Wildlife Rehabilitation: Unfortunately, it is not uncommon to encounter wounded or sick wildlife. While young animals may look orphaned, the best course of action is to leave them alone. Often their parents are nearby and will take care of their young. Injury is also common in the natural world. As hard as it may seem, sometimes the best response is to let nature take its course. If one does want to seek treatment for a wild animal, a Department of Natural Resources and Environment licensed wildlife rehabilitator should be contacted. Pierce Cedar Creek Institute does not have the resources or licensing necessary to properly rehabilitate wild animals.
Local Licensed Wildlife Rehabilitator:
Dawn Koning (Hastings, MI)
Dawn is a reputable and experienced wildlife rehabilitator but is currently unable to treat raccoons. If you have a wildlife emergency concerning an injured or orphaned raccoon, please contact the Lowell Farm and Wildlife Center at (616) 885-4223.
Pierce Cedar Creek Institute has four certified Monarch Way Stations and is contributing to monarch conservation by providing a variety of milkweed plants and other nectar and host plants and agreeing to use sustainable management practices to manage our gardens and natural areas, including eliminating the use of insecticides, amending the soil, removing invasive species from site, using natural compost for fertilization when needed, and watering to maintain growth.
Ways the community can help Monarch butterfly populations:
Quality Deer Management: By implementing a quality deer management program, Pierce Cedar Creek Institute is committed to controlling the deer herd to a population that can be sustained by the local environment. The current deer population in southwest Michigan is about 70 deer per square mile. The Michigan Department of Natural Resources suggests that southwest Michigan habitats can support no more than 20-25 deer per square mile. This deer over-population is a result of the absence of predators like wolves and coyotes. Without a management plan in place, the native tree and wildflower populations will continue to decline. The Institute works to control the deer population through a quality deer management program. The program reduces the ability of the herd to reproduce and ensures sufficient food sources for the surviving deer.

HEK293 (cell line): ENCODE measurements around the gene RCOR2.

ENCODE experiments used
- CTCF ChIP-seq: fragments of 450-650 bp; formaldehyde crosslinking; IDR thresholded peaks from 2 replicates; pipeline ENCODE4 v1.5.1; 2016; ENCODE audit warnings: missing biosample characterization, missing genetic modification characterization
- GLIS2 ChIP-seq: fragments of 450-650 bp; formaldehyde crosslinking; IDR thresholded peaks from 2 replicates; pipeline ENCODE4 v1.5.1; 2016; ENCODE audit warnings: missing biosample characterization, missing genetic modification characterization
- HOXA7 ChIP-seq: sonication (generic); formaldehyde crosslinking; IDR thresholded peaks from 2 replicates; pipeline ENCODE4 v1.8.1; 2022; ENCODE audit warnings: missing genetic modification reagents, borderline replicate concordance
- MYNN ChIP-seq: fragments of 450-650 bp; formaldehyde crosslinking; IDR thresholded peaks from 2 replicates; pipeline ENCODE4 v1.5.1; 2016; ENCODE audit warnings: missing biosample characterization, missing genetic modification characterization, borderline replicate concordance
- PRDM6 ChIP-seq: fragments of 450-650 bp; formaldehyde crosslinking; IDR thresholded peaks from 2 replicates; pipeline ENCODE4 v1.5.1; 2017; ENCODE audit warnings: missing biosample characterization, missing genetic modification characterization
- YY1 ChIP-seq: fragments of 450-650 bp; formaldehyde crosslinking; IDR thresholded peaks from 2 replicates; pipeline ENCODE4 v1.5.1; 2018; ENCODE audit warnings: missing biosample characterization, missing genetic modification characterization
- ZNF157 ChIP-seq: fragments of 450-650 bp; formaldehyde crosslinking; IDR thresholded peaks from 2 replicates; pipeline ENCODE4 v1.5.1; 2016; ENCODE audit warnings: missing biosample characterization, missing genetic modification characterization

Native Species Conservation: Many native wildlife species have been negatively affected by environmental degradation and habitat loss. In an effort to create a nesting habitat that is in short supply due to deforestation, the Institute has installed a series of bird nest boxes for a variety of native, cavity-nesting birds. The most popular residents of our nest boxes are Eastern bluebirds, tree swallows, and house wrens. Staff and volunteers diligently monitor these nest boxes to determine nest success and ensure that they are not being inhabited by undesirable non-native species such as European starlings or house sparrows and/or parasites.
Landowners can help provide homes for wildlife on their property as well. A number of suitable nest boxes can be purchased or built from relatively simple plans. Another option for some landowners is to keep dead and dying trees in wooded areas. Many animals can make their homes in these hollowed-out trees.
Through strategic timing of restoration practices and the installation of turtle nest baffles, the Institute also works to preserve some reptile species, such as eastern massasauga rattlesnakes and eastern box turtles. Please remember that snakes—even venomous ones—play an important role in the ecosystem, and it is important to resist the potential urge to kill a snake when one is encountered. Massasaugas avoid confrontation with humans and are not prone to strike. However, like any animal, they will protect themselves from anything they see as a potential predator. It is best to treat these animals with respect and leave them alone.
Relocating Animals on the Institute's Property: It's a popular myth that the animal that is a nuisance on your property can simply be "relocated." It sounds easy enough, and one would think it might be the best for property owner and nuisance animal. However, it's rare that relocated animals have a good chance of survival, and moving them may even affect the survival of animals in their new "home."
In summary, relocation sounds appealing, but it is tough on the transported animals and can have negative impacts on the animal populations where they are released. Our goal is to co-exist with wild animals, and we owe it to them to seek low stress and hopefully non-lethal solution to nuisance animal problems. Usually, that means modifying our own behavior.